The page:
Lord Jagannath's Ratha Yatra: Where king turns sweeper
The Gajapati king of Puri Divya Singha Deva on Wednesday performed "Chhera Pahanra", a ritual of sweeping the chariots before they were pulled by scores of devotees of Lord Jagannath.
Puri: The Gajapati king of Puri Divya Singha Deva on Wednesday performed "Chhera Pahanra", a ritual of sweeping the chariots before they were pulled by scores of devotees of Lord Jagannath.
The ritual has a clear social message that all are equal before the Lord, said Rabinarayan Mishra, a researcher in the Jagannath cult.
He said the ritual is being performed during the Rath Yatra for centuries to give a clear message to the society that there should be no discrimination on the basis of caste, creed and any other barrier before the almighty.
Chhera Pahanra is the second phase of the festival which is as colourful and elaborate ritual of Rath Yatra. The Raja, King of Puri, Gajapati Divya Singha Deva is informed about the deities having taken their places on the chariots through a messenger specially deputed by the temple officials.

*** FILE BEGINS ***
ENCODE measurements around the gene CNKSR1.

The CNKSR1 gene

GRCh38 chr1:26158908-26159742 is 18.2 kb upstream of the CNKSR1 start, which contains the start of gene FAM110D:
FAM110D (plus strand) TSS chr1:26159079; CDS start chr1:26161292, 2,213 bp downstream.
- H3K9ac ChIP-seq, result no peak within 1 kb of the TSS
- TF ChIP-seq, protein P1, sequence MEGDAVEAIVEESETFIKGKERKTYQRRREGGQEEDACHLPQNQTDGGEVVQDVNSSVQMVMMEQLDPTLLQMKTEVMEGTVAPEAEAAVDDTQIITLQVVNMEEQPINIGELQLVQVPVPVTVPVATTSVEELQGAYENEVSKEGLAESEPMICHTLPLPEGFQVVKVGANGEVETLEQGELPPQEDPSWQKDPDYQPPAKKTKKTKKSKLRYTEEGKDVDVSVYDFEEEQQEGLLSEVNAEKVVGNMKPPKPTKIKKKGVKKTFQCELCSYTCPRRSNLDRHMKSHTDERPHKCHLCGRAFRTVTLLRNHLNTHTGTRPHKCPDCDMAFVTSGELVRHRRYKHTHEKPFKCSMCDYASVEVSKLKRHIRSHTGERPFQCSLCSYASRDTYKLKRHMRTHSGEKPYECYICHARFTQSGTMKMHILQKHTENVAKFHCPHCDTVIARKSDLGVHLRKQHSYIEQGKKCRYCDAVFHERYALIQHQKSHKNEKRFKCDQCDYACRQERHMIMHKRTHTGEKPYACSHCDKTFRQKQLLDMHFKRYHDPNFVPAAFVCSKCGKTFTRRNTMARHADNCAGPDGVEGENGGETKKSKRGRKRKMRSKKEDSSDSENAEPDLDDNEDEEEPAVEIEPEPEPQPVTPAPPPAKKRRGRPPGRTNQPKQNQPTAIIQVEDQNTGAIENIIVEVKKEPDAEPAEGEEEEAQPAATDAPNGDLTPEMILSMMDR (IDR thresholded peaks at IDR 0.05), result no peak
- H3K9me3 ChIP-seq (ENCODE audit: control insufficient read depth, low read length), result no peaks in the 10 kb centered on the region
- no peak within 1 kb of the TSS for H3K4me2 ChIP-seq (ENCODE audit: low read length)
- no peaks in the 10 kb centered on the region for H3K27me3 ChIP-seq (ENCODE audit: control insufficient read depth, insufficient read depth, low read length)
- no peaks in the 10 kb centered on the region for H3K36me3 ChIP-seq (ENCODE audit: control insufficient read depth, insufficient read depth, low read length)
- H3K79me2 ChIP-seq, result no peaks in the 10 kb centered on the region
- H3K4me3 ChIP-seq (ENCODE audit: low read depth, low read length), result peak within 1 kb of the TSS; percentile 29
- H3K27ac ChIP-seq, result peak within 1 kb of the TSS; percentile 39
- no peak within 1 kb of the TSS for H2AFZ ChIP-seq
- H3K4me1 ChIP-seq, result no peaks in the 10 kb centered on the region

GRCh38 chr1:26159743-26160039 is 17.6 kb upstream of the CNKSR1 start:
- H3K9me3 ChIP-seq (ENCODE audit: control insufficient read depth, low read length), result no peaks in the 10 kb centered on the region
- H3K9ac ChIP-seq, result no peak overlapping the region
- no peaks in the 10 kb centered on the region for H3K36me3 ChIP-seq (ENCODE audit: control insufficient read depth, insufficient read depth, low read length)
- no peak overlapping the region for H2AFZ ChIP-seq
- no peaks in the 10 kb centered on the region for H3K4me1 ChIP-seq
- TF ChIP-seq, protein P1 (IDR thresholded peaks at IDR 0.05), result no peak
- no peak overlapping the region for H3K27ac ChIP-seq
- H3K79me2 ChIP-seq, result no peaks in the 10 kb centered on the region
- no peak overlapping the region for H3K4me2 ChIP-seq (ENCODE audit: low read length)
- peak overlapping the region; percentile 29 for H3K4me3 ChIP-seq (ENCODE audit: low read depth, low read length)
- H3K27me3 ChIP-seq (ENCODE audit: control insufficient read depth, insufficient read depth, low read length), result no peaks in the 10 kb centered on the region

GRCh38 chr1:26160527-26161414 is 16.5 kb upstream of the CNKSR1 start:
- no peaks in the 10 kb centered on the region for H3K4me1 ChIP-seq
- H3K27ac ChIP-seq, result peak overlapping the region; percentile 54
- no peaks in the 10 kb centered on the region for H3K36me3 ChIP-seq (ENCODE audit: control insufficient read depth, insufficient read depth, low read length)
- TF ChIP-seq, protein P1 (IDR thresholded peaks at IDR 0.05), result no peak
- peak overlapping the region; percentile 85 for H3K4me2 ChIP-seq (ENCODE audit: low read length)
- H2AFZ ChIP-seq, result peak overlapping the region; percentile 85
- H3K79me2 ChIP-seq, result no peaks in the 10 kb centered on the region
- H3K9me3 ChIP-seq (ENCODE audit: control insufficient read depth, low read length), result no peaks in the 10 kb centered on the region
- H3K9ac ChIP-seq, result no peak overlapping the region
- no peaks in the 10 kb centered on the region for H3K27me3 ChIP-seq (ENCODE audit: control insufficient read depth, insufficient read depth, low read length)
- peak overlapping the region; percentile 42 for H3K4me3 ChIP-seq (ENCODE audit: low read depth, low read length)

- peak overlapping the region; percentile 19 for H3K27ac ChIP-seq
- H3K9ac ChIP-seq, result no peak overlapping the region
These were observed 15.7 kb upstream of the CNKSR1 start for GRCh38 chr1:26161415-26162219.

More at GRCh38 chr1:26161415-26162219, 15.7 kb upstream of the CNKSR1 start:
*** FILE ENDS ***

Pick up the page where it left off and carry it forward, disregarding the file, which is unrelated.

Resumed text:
The King, clad in a spotless white attire, carried in a silver plated palanquin, climbs up on the chariots one by one. He first offers prayers to the deity seated on the chariot and then cleans the platforms with a golden broom, sprinkling flowers and fragrant water on the surface of the chariot.
According to Shree Jagannath Temple Administration's official records, the ritual goes back to several hundred years and is a symbol of the subjugation of the temporal to the spiritual.
"The emperors of Orissa, beginning with the valiant Anantvarman Chodagangadeva in the 12th century, had declared themselves to be the "Rauta" (servant) of Lord Jagannath and ruled the land as His representative," the records said.
The sweeping by the king is a ritual which demonstrates publicly about the unique philosophy of integration and unity symbolised by Lord Jagannath, Mishra said.
After cleansing of the chariots by the Raja and his departure to the palace, the wooden horses - painted in brown, black and white colour -- are fixed to the three chariots and pulled.